Skip to Main Content

Legislative Extras

Gov. Bevin on the 2018 Legislative Session

Gov. Matt Bevin sat down with KET’s Renee Shaw to discuss the resignation of former House Speaker Jeff Hoover, the prospects for pension and tax reform, his approach to a new state budget, and other issues expected to come before the 2018 Kentucky General Assembly. Their conversation was recorded on Jan. 9, 2018.

Download a transcript of Renee Shaw’s interview with Gov. Matt Bevin

House Leadership Drama

In his resignation speech on Monday, former House Speaker Hoover accused Gov. Bevin of defaming him in comments regarding the secret sexual harassment settlement involving the Jamestown Republican and three other GOP lawmakers.

Bevin says he doesn’t understand why he’s a target of Hoover’s anger, saying that their relationship had always been “great.” Bevin says every bill he supported, Hoover voted for, and he praises Hoover’s performance during the 2017 legislative session, when Hoover became the first Republican House Speaker in nearly a century.

The governor says Hoover’s predicament is of his own making and he doesn’t know why the former speaker feels people are out to get him.

“I don’t know where his head is as it relates to this, but playing the victim in this is not working,” says the governor.

Bevin says all officeholders must hold themselves to higher standards of morality, integrity, and judgment because that’s what voters expect of them. He says he has complete confidence in the current GOP leadership at the capitol, and says House Speaker Pro Tem David Osborne (R-Prospect) is doing a “stellar job” presiding over the chamber under challenging circumstances.

The governor adds that he knows of no friction between him and House Republicans.

Pension Reform

Bevin says he’s also perplexed by the response his pension reform proposal drew from current public employees and teachers as well as retirees. He argues it should be no surprise that paying off what he says is a $60 to $80 billion unfunded liability in the state retirement systems will cost significant moneys. Plus he contends he’s the only governor in recent history to fully fund the state’s portion of the pension obligations.

The governor also contends that the worker and retiree groups that oppose changing the retirement plans represent the very people who have the most to lose should pension reform efforts fail.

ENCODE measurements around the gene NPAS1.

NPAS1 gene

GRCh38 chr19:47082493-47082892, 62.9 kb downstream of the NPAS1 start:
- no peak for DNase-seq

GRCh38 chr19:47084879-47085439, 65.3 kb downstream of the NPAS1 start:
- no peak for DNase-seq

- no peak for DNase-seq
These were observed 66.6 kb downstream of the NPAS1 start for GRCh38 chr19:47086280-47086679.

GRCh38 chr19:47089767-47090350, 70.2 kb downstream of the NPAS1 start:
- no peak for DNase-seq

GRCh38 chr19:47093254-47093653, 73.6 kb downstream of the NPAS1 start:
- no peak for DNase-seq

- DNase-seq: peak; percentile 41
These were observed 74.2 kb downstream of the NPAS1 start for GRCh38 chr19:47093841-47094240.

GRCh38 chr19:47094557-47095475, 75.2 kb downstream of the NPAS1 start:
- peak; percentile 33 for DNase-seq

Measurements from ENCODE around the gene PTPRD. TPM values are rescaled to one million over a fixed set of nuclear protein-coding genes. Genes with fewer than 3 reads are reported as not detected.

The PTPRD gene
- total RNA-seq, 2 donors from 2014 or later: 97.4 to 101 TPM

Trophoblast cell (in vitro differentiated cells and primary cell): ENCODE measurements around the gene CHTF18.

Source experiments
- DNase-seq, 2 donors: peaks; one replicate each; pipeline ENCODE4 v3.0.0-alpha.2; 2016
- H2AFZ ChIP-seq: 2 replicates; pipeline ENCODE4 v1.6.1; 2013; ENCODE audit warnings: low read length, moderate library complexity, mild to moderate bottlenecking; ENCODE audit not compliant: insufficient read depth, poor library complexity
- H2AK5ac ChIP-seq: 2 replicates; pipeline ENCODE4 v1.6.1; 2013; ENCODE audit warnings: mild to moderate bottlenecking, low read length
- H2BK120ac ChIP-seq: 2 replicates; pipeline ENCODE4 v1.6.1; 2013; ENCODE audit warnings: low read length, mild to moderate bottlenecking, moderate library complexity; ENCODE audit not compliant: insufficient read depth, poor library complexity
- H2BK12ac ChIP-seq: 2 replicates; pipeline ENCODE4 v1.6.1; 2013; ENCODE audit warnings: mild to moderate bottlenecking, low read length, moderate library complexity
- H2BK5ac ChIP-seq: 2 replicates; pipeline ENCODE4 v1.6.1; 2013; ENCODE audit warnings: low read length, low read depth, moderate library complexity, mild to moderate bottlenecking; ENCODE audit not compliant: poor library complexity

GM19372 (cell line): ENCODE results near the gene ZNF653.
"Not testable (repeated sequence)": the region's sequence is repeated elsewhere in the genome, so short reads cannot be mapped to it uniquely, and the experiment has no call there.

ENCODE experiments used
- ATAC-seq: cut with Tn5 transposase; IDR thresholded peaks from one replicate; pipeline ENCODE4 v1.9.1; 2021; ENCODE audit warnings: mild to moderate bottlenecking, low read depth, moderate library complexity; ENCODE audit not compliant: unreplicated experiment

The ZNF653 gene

“They want pension reform,” he says. “They may not think they do, they may have been told that they don’t, but they want pension reform – otherwise the checks will stop coming.”

A New State Budget

The governor will present his budget address to a joint session of the General Assembly on Jan. 16. He says his spending plan will focus on things that only state government should be doing.

“If it’s not related to public protection, caring for the vulnerable, educating, providing the ability to move goods and services and people to market, then that’s not the primary role of government,” the governor says. “Everything else is extraneous.”

Instead of calling for equal spending cuts across all parts of Kentucky’s government, Bevin says he will direct his agency heads to cut entire programs or functions that the state cannot do well or could be privatized. With limited taxpayer dollars, government should spend money where it can get the best return for its citizens, Bevin says.

“I believe in being hands off as much as possible, hands on as much as necessary,” the governor says. “In this budget, I will be hands on. I will lay down some very clear guidance, but I will also leave a fair amount of latitude to people to be able to come up with how they would find solutions.”

He also says basic K-12 education funding called SEEK is not in jeopardy.

Tax Reform

Bevin disagrees with those who believe pension reform and tax reform must happen simultaneously. He contends pension reform and a new state budget must happen first so that lawmakers know exactly how much money is needed to address those needs.

“Tax reform means different things to different people… To some it means cutting taxes, to others it means raising taxes,” Bevin says. “I’m of the mindset let’s cover the things we must pay for, and then let’s cover as many of the things we’d like to pay for as the people will stand for. That’s essentially the balancing act of taxes.”

The governor says tax reform could happen during this session, but he also acknowledges that lawmakers may not have the “bandwidth” to tackle it after doing pension reform and crafting a new budget. Bevin says if tax reform isn’t completed during the regular session, lawmakers will address it in a special session.

Other Issues

The Republican says tort reform will help improve the state’s economic climate and make the commonwealth more competitive. He says businesses of all types are forced to spend money defending frivolous lawsuits that could otherwise be spent on growing their operations or paying their employees more.

“We can’t be so user friendly for trial lawyers,” says the governor. “Kentucky should not be a richer fishing ground than other states.”

Bevin says he wants to better target education spending so that students who graduate from the state’s public schools, colleges, and universities are equipped to get good-paying jobs in the new economy. To combat the opioid crisis, the governor wants to invest more in drug addiction prevention and to treat pregnant women who have a substance abuse disorder. He also hopes that a new limit on how many opioid painkillers doctors can prescribe in most cases can begin to break the cycle of drug addiction in the commonwealth.

“Last year in Kentucky there were more than 350 million pills prescribed to 4.5 million people – 79 opioid pills for every man, woman, and child,” Bevin says. “It’s ludicrous to think that there’s not a correlation between a highly addictive narcotic being prevalent and people becoming addicted.”